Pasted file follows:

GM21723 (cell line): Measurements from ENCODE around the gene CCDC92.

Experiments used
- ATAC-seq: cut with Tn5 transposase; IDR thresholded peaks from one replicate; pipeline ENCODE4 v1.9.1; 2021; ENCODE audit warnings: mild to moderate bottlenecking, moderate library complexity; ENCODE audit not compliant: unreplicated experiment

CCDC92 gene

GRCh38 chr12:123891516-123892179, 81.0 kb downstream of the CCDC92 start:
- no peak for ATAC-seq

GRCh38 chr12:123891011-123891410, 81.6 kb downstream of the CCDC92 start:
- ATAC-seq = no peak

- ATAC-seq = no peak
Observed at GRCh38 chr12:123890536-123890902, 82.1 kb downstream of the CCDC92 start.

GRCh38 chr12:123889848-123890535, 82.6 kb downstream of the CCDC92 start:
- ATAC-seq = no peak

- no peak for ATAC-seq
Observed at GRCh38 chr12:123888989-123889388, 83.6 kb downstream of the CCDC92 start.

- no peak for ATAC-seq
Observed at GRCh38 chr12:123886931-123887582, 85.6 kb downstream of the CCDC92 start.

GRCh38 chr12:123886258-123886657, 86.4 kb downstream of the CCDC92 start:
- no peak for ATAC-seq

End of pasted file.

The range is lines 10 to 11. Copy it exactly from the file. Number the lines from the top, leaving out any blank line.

Observed at GRCh38 chr12:123890536-123890902, 82.1 kb downstream of the CCDC92 start.

GRCh38 chr12:123889848-123890535, 82.6 kb downstream of the CCDC92 start: